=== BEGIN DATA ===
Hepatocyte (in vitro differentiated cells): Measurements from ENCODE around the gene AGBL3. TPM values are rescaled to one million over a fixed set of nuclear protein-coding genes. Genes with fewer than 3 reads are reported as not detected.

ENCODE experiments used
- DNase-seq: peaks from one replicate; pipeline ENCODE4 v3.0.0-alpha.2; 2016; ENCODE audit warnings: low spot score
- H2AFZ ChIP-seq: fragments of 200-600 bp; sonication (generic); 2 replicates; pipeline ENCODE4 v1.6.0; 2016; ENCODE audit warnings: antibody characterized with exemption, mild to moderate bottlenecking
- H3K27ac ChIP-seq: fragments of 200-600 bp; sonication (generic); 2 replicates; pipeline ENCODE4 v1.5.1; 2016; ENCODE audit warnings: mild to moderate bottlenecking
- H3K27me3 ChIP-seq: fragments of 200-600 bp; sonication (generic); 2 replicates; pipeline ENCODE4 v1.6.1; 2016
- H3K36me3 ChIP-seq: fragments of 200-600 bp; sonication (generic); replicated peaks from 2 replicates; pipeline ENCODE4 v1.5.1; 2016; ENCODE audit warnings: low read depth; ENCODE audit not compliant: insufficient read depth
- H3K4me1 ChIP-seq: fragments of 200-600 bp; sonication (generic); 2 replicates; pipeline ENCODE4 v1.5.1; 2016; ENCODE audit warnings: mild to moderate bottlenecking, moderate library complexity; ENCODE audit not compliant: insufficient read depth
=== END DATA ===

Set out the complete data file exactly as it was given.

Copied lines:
Hepatocyte (in vitro differentiated cells): Measurements from ENCODE around the gene AGBL3. TPM values are rescaled to one million over a fixed set of nuclear protein-coding genes. Genes with fewer than 3 reads are reported as not detected.

ENCODE experiments used
- DNase-seq: peaks from one replicate; pipeline ENCODE4 v3.0.0-alpha.2; 2016; ENCODE audit warnings: low spot score
- H2AFZ ChIP-seq: fragments of 200-600 bp; sonication (generic); 2 replicates; pipeline ENCODE4 v1.6.0; 2016; ENCODE audit warnings: antibody characterized with exemption, mild to moderate bottlenecking
- H3K27ac ChIP-seq: fragments of 200-600 bp; sonication (generic); 2 replicates; pipeline ENCODE4 v1.5.1; 2016; ENCODE audit warnings: mild to moderate bottlenecking
- H3K27me3 ChIP-seq: fragments of 200-600 bp; sonication (generic); 2 replicates; pipeline ENCODE4 v1.6.1; 2016
- H3K36me3 ChIP-seq: fragments of 200-600 bp; sonication (generic); replicated peaks from 2 replicates; pipeline ENCODE4 v1.5.1; 2016; ENCODE audit warnings: low read depth; ENCODE audit not compliant: insufficient read depth
- H3K4me1 ChIP-seq: fragments of 200-600 bp; sonication (generic); 2 replicates; pipeline ENCODE4 v1.5.1; 2016; ENCODE audit warnings: mild to moderate bottlenecking, moderate library complexity; ENCODE audit not compliant: insufficient read depth